AMMAN (Thomson Reuters Foundation) - A well-known Egyptian actor has spoken on television about having a 26-year-old transgender son, in a rare public show of support for LBGT+ rights in the conservative Muslim country.
Hesham Selim, 62, made the revelation on a Sunday night television talk show in which he spoke of the difficulty his son had faced.
“One day ... she came and told me, ‘I’m living in a body that’s not mine’,” Selim said on the show, using the feminine pronoun before switching to “he”.
“As his father, I have to help him to be able to live the life that he wants.”
Selim said Egyptian society made it difficult for those who struggled with their gender identity.
“The problem in Egypt is we have either female or male, we don’t have anything in between,” he said.
Egyptian trans activist Malak Elkashif described Selim’s announcement as a “wonderful step” for transgender rights in a post on Facebook.
“It’s a step forward toward societal acceptance and establishing a supportive foundation,” she said.
Reactions on social media were mixed. Some Egyptians praised Selim for supporting his son, but others said the actions of both went against their religion.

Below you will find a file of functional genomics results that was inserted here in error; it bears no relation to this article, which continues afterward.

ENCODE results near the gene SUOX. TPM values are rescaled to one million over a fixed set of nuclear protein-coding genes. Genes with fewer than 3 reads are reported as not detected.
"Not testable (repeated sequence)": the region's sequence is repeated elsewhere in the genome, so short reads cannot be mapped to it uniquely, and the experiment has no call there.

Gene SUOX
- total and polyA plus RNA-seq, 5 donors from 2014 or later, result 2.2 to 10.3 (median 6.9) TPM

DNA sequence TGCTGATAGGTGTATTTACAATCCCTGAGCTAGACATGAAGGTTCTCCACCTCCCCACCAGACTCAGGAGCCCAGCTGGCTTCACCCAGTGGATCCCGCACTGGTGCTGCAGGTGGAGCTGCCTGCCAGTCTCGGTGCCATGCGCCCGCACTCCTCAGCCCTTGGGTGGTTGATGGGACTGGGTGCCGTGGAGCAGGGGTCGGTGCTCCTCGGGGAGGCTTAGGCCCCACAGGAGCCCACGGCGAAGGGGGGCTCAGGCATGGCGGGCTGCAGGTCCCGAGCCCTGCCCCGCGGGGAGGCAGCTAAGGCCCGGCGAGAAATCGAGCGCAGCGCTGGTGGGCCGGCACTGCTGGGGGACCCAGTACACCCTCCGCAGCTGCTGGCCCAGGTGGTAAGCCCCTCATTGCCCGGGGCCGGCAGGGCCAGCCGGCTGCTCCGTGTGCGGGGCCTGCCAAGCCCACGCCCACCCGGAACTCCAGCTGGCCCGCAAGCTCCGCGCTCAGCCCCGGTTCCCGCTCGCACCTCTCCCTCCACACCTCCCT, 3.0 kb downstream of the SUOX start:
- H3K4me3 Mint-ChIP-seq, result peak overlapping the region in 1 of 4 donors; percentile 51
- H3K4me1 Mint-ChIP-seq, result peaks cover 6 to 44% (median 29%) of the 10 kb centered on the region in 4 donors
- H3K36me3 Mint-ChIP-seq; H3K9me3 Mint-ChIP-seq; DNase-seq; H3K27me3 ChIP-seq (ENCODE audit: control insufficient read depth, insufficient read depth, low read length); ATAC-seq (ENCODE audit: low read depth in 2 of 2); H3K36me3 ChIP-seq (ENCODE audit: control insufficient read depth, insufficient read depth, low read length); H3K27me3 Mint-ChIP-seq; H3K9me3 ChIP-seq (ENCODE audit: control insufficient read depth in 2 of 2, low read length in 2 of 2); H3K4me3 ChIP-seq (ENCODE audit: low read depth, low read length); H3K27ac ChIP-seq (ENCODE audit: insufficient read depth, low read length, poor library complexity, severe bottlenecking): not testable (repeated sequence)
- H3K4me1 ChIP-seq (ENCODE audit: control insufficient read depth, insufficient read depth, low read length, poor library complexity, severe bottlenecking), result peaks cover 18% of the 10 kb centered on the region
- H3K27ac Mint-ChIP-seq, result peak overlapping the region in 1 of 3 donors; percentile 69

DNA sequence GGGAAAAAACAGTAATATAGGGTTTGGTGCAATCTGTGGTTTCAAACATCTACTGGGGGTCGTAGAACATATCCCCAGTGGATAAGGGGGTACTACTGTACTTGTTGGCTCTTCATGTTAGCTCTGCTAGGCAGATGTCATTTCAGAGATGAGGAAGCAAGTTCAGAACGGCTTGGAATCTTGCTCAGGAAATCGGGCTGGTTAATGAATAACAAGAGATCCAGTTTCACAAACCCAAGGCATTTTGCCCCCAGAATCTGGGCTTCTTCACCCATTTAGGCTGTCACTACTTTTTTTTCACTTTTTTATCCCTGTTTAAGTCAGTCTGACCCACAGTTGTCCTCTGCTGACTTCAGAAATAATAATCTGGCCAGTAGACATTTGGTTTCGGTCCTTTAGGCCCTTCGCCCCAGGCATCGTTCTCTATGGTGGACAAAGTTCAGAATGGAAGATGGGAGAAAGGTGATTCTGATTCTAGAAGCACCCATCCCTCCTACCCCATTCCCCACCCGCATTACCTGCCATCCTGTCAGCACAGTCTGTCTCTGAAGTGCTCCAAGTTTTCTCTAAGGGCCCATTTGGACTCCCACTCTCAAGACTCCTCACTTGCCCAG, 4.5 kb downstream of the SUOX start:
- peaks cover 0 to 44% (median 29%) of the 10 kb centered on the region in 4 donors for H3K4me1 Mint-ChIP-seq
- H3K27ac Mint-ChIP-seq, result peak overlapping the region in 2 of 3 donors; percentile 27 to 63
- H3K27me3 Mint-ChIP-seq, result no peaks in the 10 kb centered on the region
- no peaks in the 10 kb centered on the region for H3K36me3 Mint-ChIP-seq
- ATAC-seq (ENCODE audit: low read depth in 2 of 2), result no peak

Human rights groups said there was a lack of awareness of the issue in Egypt, where many people conflated gender identity and homosexuality.
Although homosexuality is not specifically outlawed in Egypt, it is a conservative society and discrimination is rife. Gay men are frequently arrested and typically charged with debauchery, immorality or blasphemy.
Rasha Younes, a researcher on LGBT+ rights at Human Rights Watch, said gay and transgender people had faced instances of assault, torture and arbitrary detention in Egypt in recent years.
Egypt stated this year in a United Nations review of its human rights record that it does not discriminate against any citizen, and that it guarantees freedom of expression.
Reporting by Ban Barkawi @banbarkawi; Editing by Claire Cozens. Please credit the Thomson Reuters Foundation, the charitable arm of Thomson Reuters, that covers the lives of people around the world who struggle to live freely or fairly. Visit http://news.trust.org